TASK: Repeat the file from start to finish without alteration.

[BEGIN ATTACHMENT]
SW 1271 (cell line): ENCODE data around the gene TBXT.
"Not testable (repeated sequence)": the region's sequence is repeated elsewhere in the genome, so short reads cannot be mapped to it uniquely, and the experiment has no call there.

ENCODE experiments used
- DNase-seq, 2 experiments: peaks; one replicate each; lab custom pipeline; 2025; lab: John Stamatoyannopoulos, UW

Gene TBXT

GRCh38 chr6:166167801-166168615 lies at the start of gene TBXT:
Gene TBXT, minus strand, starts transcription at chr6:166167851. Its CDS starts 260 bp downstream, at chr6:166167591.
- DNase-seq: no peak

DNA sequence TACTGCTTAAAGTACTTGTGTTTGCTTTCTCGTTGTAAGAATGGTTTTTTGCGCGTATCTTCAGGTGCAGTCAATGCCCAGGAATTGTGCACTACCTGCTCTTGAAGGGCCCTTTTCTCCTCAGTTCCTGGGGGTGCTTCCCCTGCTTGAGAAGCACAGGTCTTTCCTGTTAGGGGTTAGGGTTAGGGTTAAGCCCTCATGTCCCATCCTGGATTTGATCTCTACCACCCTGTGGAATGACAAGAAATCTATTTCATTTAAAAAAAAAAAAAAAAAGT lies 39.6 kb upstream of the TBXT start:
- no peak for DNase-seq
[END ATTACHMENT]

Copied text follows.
SW 1271 (cell line): ENCODE data around the gene TBXT.
"Not testable (repeated sequence)": the region's sequence is repeated elsewhere in the genome, so short reads cannot be mapped to it uniquely, and the experiment has no call there.

ENCODE experiments used
- DNase-seq, 2 experiments: peaks; one replicate each; lab custom pipeline; 2025; lab: John Stamatoyannopoulos, UW

Gene TBXT

GRCh38 chr6:166167801-166168615 lies at the start of gene TBXT:
Gene TBXT, minus strand, starts transcription at chr6:166167851. Its CDS starts 260 bp downstream, at chr6:166167591.
- DNase-seq: no peak

DNA sequence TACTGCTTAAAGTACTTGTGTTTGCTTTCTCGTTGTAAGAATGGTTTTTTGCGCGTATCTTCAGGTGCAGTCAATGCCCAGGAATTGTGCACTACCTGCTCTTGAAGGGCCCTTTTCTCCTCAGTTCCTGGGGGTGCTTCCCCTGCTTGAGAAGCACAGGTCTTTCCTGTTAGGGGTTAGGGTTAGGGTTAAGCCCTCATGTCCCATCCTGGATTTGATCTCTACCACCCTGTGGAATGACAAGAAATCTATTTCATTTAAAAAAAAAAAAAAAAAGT lies 39.6 kb upstream of the TBXT start:
- no peak for DNase-seq